How To Tell If You're Vitamin D Deficient + What To Do About It
Being deficient in a vitamin may seem like nbd, but it can produce a slurry of unpleasant side effects—some of which may be affecting you on a daily basis.
Vitamin D is one of those key vitamins that can cause a feeling that something is “off.” It’s easy to overlook signs of low vitamin D levels or blame them on something else, but considering 29% percent of U.S. adults are deficient1 in vitamin D and a whopping 42% are insufficient, it’s highly possible suboptimal vitamin D status is the root of your seemingly unrelated symptoms.
The biggest sign you're deficient in vitamin D.
While vitamin D deficiency can cause a variety of symptoms, the biggest sign that you are deficient in this vitamin is tiredness and the general feeling of being unwell. “Low vitamin D levels contribute to fatigue,” functional practitioner B.J. Hardick, D.C. previously wrote in a mindbodygreen article. “But getting sufficient amounts can correct this problem.”
Research has identified a link between fatigue and low vitamin D levels. In a 2019 study published in EPMA Journal, 90% of multiple sclerosis patients2 were also found to be vitamin D deficient. After improving their vitamin D status, their quality of life improved and their fatigue subsided.
Achiness and a general feeling of being unwell are often connected to fatigue. These symptoms, along with other signs of low vitamin D (e.g., low mood or getting sick often) can add up—especially in winter when everything already feels kind of depressing and “blah.”
Maybe you stayed up late this week catching up on White Lotus and you’re blaming your sleepiness on that. Or, you’ve recently started traveling again, and you’re blaming your feeling of being unwell and general struggle to get back into your work schedule on jetlag.
While these symptoms can easily be attributed to other factors (illness, chronic stress, poor sleep health, etc.), experiencing them together almost 24/7 indicates it might be time to get your vitamin D levels checked.
Other signs you need more vitamin D.
Because vitamin D is involved in myriad systems and physiological functions, not getting enough can result in a variety of effects.
Here are some symptoms associated with low vitamin D levels:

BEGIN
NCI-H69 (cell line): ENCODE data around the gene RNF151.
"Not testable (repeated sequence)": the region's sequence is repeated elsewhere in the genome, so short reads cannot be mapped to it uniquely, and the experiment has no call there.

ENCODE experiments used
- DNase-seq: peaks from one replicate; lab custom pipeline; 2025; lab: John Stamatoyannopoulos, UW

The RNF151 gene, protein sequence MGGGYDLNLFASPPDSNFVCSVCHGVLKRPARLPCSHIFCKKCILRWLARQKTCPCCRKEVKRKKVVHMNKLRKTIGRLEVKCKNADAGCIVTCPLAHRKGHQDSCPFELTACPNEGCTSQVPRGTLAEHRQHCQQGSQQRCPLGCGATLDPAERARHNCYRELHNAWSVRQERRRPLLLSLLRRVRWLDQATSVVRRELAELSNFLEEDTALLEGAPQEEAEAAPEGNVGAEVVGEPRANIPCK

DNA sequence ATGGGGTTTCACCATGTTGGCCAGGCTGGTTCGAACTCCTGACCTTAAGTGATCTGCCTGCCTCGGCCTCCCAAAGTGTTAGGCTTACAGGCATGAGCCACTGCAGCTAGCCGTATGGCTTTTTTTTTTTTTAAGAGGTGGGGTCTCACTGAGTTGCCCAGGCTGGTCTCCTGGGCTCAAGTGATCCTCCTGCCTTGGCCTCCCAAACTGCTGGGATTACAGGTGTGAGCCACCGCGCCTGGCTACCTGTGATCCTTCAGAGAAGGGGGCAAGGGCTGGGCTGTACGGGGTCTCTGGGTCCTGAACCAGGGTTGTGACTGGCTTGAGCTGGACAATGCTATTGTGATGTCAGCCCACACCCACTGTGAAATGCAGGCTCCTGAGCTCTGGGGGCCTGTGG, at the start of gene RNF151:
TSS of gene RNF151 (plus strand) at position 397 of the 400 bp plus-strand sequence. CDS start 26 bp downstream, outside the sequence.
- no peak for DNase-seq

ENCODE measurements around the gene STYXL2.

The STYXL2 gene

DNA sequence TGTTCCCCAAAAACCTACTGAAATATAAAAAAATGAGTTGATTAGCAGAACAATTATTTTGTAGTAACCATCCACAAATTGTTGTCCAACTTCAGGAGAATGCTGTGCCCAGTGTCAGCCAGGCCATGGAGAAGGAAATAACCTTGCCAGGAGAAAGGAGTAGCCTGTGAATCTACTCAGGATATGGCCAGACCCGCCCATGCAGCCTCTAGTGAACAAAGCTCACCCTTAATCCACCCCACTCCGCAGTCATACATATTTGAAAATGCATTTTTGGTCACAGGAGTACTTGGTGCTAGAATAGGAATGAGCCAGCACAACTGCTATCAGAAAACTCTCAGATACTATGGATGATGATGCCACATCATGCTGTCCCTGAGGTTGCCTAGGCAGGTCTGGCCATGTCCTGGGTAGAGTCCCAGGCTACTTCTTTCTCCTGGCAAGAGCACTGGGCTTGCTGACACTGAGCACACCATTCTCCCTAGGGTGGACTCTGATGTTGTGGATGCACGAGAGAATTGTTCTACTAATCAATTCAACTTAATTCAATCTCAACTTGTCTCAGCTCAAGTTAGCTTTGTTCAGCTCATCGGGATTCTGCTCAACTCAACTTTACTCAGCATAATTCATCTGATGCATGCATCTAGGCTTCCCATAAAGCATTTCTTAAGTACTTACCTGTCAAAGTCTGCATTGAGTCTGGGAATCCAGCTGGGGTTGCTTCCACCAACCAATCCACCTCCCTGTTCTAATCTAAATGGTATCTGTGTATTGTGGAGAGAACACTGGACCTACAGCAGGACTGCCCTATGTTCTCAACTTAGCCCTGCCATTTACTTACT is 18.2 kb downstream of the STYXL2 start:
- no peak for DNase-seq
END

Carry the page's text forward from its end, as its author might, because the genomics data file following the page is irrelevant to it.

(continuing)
What to do if you're concerned about your vitamin D levels.
If you’ve been saying to yourself, “yes, someone finally gets me,” as you read signs of VDD, it might be time to head to your health care provider and get your vitamin D levels checked with a 25(OH)D serum test (for sake of convenience, you can also try an at-home test).
When you get your results back, you’ll also need to know how to interpret them. Understanding your vitamin D levels can help you know what steps to take to achieve truly optimal vitamin D levels.
While some view 30 ng/ml as the goal, many experts—including board-certified endocrinologist Brittany Henderson, M.D. and nutrition scientist Ashley Jordan Ferira, Ph.D., RDN—recommend striving for vitamin D levels above 50 ng/ml.
"We are consistently undertreating patients when we stop at 30 ng/ml,” Henderson previously told mindbodygreen. "Our population is heavily vitamin D deficient and targeting an optimal level of 50 ng/ml has an enormous impact on all aspects of human health."
Because there are a limited number of food sources that provide vitamin D and it’s insanely difficult to get enough from the sun itself (especially during the winter), taking a vitamin D supplement is the way to help you achieve and maintain healthy vitamin D levels (you can find mindbodygreen’s top vitamin D supplement picks here).
Even with the knowledge that vitamin D is wildly important for health and well-being (and writing about the topic frequently), I recently discovered my own vitamin D levels were insufficient. I can personally attest to the symptoms of general tiredness and just not feeling good. The understanding of the importance of vitamin D is one thing, but getting tested regularly and addressing insufficiency is key to ensuring you achieve and sustain healthy levels.
So, here’s your nudge to action—get your D levels tested. If they’re under 50 ng/ml, it’s time to address your levels with supplementation. And on that note, I’m going to take my supplement (good thing I keep it on my desk!).
Josey Murray is a freelance writer focused on inclusive wellness, joyful movement, mental health, and the like. A graduate of Wellesley College, where she studied English and Creative Writing, her work appears in Women’s Health, Cook & Culture, and more. By expressing her own vulnerability, she writes with warmth and empathy to help readers find self-compassion and true wellness that’s sustainable for body, mind, and planet.